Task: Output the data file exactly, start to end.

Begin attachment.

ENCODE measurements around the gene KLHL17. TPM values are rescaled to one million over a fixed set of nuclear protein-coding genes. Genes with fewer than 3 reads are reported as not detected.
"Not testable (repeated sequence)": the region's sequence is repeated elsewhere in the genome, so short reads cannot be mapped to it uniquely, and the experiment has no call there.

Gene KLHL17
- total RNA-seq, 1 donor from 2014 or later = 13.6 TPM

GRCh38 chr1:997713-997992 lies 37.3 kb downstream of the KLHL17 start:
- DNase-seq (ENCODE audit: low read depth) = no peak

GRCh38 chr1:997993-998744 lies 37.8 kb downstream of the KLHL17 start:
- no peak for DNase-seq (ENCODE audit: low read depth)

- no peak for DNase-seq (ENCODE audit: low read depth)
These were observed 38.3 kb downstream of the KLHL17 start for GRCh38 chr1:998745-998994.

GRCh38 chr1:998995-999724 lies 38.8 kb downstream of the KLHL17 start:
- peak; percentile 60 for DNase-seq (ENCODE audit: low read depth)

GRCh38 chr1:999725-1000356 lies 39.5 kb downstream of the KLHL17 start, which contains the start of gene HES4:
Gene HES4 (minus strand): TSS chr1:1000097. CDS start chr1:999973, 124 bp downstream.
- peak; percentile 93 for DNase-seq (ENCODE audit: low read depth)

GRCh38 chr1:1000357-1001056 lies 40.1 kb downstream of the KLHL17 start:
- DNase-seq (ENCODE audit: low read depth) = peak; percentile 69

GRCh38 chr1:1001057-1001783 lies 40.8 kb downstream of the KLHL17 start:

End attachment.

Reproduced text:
ENCODE measurements around the gene KLHL17. TPM values are rescaled to one million over a fixed set of nuclear protein-coding genes. Genes with fewer than 3 reads are reported as not detected.
"Not testable (repeated sequence)": the region's sequence is repeated elsewhere in the genome, so short reads cannot be mapped to it uniquely, and the experiment has no call there.

Gene KLHL17
- total RNA-seq, 1 donor from 2014 or later = 13.6 TPM

GRCh38 chr1:997713-997992 lies 37.3 kb downstream of the KLHL17 start:
- DNase-seq (ENCODE audit: low read depth) = no peak

GRCh38 chr1:997993-998744 lies 37.8 kb downstream of the KLHL17 start:
- no peak for DNase-seq (ENCODE audit: low read depth)

- no peak for DNase-seq (ENCODE audit: low read depth)
These were observed 38.3 kb downstream of the KLHL17 start for GRCh38 chr1:998745-998994.

GRCh38 chr1:998995-999724 lies 38.8 kb downstream of the KLHL17 start:
- peak; percentile 60 for DNase-seq (ENCODE audit: low read depth)

GRCh38 chr1:999725-1000356 lies 39.5 kb downstream of the KLHL17 start, which contains the start of gene HES4:
Gene HES4 (minus strand): TSS chr1:1000097. CDS start chr1:999973, 124 bp downstream.
- peak; percentile 93 for DNase-seq (ENCODE audit: low read depth)

GRCh38 chr1:1000357-1001056 lies 40.1 kb downstream of the KLHL17 start:
- DNase-seq (ENCODE audit: low read depth) = peak; percentile 69

GRCh38 chr1:1001057-1001783 lies 40.8 kb downstream of the KLHL17 start: